The precedence effect, as investigated by Wallach et al. [Am. J. Psychol. 62,324-336 (1949)] was studied in three experiments. Experiment I was a replication of the original work of Wallach et al. Although the first click pair appears to dominate the perception of the position of the lateral image, the effect of the first click pair does not appear to “offset” or “cancel” the effect of the second click pair in terms of producing a lateral image at midline. The data are consistent with Zurek’s [J. Acoust. Soc. Am. 67,952-964 (1980)] proposal that the binaural system is less sensitive to the interaural temporal difference of the second click pair. Experiment II indicated that the effect of the first click pair on lateral judgments still dominates that of the second click pair when the images are judged to be off midline. In all of these studies, the variability of the data is quite high. Experiment III showed that the first click pair also led to a larger change in masked thresholds (masking-level differences, MLDs) than does the second click pair. These data reconfirm the use of two-click stimuli for demonstrations of the precedence effect and they describe some of the limitations of the procedure and the generalities of the effect.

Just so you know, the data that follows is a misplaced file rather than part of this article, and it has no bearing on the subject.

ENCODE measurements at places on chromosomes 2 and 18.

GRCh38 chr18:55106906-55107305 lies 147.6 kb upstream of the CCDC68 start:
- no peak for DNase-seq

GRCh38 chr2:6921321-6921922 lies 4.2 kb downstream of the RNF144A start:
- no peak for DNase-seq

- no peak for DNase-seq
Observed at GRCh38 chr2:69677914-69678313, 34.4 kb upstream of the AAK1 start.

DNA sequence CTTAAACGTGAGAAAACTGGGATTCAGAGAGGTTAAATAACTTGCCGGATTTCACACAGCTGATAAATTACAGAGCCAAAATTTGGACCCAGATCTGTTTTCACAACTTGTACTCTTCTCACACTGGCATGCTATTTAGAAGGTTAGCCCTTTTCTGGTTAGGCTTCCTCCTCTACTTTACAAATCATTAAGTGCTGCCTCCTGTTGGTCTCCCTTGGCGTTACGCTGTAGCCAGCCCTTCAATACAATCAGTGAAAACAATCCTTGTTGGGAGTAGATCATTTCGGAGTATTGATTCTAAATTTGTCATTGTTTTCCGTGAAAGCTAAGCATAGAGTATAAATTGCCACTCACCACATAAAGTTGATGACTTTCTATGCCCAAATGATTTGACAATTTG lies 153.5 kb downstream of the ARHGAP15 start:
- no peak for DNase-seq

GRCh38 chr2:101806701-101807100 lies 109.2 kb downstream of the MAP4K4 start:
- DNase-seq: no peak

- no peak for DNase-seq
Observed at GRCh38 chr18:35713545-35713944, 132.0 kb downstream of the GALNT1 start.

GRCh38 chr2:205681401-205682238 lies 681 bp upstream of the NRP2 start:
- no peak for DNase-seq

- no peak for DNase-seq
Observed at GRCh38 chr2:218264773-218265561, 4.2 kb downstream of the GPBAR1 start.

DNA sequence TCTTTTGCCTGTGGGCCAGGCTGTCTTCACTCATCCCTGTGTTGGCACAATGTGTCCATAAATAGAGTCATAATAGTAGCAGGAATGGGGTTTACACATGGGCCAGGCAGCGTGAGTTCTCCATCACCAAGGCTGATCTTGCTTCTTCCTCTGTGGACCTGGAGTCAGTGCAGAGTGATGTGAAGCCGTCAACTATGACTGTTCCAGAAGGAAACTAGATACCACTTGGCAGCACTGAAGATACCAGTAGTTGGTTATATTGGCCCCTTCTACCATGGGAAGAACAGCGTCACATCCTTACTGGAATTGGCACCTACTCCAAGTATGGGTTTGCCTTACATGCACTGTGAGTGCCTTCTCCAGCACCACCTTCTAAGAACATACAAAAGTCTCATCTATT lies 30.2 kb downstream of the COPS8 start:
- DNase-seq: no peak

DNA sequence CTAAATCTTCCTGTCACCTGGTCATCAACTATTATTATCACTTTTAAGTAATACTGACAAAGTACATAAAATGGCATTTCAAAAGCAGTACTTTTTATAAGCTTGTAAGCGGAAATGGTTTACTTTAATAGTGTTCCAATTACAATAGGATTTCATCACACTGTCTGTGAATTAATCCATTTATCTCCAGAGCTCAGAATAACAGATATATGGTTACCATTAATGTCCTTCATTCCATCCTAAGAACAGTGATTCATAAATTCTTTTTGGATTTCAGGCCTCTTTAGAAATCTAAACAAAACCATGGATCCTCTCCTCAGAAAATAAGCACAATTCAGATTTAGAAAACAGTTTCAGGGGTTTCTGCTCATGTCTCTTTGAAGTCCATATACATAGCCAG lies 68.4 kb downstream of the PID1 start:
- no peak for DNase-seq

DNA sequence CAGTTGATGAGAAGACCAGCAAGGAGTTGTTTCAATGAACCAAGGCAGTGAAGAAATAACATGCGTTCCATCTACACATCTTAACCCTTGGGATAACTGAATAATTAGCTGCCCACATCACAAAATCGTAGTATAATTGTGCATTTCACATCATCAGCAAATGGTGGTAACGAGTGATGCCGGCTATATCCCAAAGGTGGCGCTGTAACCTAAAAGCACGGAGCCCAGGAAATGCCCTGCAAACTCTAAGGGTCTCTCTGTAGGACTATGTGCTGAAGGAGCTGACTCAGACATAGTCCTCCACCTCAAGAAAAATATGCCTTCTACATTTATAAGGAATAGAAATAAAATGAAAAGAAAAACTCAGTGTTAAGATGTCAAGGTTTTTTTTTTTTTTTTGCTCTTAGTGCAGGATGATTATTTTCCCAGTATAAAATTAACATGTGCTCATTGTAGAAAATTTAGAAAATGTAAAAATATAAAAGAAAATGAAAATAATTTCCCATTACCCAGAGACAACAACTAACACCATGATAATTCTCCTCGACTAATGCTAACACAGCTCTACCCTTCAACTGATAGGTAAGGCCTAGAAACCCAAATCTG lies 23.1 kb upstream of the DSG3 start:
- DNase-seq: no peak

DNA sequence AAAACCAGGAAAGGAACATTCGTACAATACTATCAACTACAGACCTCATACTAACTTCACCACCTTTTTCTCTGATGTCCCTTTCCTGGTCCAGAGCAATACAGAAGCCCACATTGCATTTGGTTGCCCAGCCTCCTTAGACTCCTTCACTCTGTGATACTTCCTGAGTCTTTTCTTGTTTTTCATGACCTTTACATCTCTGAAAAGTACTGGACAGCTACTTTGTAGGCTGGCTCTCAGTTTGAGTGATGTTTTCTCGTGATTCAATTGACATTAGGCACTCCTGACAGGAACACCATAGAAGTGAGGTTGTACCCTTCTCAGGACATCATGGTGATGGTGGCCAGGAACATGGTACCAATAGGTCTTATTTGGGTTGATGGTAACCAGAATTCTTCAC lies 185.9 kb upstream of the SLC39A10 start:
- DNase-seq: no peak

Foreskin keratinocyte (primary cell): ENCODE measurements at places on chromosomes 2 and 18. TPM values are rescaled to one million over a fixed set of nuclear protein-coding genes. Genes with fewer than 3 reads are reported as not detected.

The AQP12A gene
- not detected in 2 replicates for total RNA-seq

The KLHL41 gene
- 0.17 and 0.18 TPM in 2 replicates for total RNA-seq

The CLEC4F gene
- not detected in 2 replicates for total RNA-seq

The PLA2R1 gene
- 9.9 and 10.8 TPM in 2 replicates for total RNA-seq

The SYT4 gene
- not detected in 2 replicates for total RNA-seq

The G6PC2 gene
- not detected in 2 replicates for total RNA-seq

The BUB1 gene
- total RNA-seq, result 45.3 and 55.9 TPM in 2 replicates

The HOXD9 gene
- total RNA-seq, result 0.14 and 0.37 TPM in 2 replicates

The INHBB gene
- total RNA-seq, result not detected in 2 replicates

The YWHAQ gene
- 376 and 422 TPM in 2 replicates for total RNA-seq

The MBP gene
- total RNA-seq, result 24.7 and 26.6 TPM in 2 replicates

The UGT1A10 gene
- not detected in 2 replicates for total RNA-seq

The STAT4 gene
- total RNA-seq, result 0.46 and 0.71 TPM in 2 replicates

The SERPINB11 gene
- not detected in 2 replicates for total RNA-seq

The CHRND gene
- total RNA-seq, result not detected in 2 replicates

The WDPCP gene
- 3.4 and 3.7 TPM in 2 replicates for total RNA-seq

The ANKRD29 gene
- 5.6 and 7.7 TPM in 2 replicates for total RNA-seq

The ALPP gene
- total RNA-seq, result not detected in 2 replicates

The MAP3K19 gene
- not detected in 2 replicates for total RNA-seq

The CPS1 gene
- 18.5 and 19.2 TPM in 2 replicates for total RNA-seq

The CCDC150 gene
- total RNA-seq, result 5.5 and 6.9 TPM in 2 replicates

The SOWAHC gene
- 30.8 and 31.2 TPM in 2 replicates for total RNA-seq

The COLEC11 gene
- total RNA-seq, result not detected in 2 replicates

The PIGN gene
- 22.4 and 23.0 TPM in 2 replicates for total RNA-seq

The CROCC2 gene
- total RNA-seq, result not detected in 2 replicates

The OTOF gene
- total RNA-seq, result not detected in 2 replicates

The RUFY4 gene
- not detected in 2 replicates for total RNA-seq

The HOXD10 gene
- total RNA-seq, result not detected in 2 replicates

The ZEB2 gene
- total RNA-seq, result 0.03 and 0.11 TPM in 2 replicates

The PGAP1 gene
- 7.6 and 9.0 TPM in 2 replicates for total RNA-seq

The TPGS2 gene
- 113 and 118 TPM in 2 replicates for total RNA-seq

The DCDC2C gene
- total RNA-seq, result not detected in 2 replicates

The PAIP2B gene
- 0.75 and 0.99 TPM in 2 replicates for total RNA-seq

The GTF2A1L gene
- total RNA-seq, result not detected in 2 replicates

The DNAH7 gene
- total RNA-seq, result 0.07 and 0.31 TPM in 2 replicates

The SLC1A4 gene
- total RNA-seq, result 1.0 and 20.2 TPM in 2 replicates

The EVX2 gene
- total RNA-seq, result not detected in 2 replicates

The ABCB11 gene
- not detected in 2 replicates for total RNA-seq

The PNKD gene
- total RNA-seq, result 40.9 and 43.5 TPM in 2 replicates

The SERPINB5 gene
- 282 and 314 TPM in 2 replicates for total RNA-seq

ASJC Scopus subject areas
- Arts and Humanities (miscellaneous)
- Acoustics and Ultrasonics